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There are many ways that we could begin to identify this bird. Shape is great, but let's begin this time by doing something different. Let's look at where this bird was photographed—what kind of habitat. This is a pretty tight photo making it hard to see what kind of tree this is much less the overall habitat, but we can see a bounty of small red fruits. And while one could see a variety of species in a fruiting tree, it makes sense to begin with those species that have a particular fondness for berries. Hoofbeats in the ABA area: think horses not zebras…fruiting tree start thinking fruit eater not seedeater.
The potential problem is that there are a variety of species that eat fruits. But let's focus on those species that we see at fruiting trees most often: American Robins, both species of waxwings, European Starling, Townsend's Solitaire, Pine Grosbeak, maybe bluebirds and other thrushes. That's a good start. Among all these species, only one has the pinkish-red uppertail coverts—Pine Grosbeak.
At this point we have a pretty good candidate, let's go through the other field marks and see how they fit. This is a pretty chunky bird (good). The tail appears somewhat short, but that seems to be mostly the angle (Pine Grosbeaks have relatively long tails, but given the angle, the tail doesn't eliminate Pine Grosbeak—and the color to the edge of the tail feathers is perfect). What about the white borders to the tertials and white tips to at least the greater coverts forming a "lower wing bar"? Those are perfect. The grayish flanks and overall color of the upperparts is also bang on. In fact, everything we see about this bird suggests Pine Grosbeak.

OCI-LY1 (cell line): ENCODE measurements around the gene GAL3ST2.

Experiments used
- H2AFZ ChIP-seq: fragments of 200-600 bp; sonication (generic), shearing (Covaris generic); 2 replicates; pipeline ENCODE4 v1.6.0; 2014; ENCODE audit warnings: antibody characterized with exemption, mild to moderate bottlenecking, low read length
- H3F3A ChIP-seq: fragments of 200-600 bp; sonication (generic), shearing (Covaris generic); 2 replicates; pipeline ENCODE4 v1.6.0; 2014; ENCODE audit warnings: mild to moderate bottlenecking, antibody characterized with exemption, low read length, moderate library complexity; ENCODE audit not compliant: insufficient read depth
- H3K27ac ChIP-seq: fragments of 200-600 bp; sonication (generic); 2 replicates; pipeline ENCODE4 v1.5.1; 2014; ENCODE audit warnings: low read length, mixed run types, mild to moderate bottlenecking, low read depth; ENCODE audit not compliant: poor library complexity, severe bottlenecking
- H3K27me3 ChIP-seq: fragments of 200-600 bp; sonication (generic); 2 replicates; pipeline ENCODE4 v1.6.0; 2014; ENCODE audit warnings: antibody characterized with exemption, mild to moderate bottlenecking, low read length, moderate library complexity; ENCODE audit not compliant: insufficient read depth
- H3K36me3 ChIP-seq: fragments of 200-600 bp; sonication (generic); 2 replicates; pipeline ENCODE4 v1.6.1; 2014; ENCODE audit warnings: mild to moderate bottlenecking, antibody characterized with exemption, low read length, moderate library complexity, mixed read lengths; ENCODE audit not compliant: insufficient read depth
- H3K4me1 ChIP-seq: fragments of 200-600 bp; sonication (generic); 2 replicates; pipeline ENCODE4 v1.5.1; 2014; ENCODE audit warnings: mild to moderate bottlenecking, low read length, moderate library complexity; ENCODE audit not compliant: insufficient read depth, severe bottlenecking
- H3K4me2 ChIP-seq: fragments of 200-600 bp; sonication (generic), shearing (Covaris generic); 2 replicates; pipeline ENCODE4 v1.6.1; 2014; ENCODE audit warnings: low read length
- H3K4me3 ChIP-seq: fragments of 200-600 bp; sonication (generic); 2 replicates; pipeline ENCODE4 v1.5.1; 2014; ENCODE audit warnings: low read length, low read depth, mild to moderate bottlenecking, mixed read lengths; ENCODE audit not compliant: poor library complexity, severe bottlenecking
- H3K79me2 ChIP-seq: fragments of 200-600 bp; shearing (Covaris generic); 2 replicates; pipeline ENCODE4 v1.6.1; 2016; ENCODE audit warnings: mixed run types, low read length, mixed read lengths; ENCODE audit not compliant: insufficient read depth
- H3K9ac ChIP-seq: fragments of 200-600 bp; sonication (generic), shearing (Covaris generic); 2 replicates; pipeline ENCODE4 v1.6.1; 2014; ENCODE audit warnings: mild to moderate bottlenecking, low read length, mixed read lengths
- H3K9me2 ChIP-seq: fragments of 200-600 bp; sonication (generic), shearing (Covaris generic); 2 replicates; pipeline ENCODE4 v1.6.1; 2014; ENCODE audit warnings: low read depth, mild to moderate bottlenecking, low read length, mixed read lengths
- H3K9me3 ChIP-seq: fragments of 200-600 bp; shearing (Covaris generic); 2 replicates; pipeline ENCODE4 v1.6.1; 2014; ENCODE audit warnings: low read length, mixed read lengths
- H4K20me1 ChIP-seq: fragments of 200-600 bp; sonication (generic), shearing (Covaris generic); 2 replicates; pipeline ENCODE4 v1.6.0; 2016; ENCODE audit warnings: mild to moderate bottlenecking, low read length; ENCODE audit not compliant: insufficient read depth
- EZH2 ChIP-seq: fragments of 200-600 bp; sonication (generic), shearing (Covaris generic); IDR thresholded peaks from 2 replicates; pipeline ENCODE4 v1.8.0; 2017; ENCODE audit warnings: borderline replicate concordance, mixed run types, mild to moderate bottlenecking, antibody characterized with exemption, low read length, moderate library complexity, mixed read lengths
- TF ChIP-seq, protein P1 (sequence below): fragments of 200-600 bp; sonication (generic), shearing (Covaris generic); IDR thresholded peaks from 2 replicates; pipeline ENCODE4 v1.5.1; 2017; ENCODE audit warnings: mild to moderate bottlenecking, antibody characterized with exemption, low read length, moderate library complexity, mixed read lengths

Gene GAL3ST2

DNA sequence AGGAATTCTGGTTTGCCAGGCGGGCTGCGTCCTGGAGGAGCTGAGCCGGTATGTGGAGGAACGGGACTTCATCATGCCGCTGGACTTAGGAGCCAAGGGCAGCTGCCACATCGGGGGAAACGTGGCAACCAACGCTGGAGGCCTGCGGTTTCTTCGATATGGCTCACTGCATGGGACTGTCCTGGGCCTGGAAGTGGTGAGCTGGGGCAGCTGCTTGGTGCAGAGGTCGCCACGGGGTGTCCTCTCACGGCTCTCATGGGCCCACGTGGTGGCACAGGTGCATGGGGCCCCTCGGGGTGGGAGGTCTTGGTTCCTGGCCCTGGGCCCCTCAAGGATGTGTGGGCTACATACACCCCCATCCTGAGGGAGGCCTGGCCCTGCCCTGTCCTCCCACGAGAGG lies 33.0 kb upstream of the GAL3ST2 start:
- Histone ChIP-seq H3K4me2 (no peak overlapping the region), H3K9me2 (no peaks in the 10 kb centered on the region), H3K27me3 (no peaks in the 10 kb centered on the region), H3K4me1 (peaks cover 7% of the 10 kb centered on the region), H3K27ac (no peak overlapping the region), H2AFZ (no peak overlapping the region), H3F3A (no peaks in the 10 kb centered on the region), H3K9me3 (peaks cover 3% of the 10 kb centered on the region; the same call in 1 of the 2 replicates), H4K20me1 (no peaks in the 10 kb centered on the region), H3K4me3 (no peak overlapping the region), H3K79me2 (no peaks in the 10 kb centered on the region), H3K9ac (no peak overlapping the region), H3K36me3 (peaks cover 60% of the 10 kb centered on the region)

This male Pine Grosbeak was photographed in southwestern New Hampshire during November 2007.
The following people (listed by submission date beginning with the earliest) submitted correct answers for the December Bird Photo Quiz—Pine Grosbeak:
The following list shows the number of submissions for each species guessed.
The photo and answer for this quiz were supplied by Chris Wood.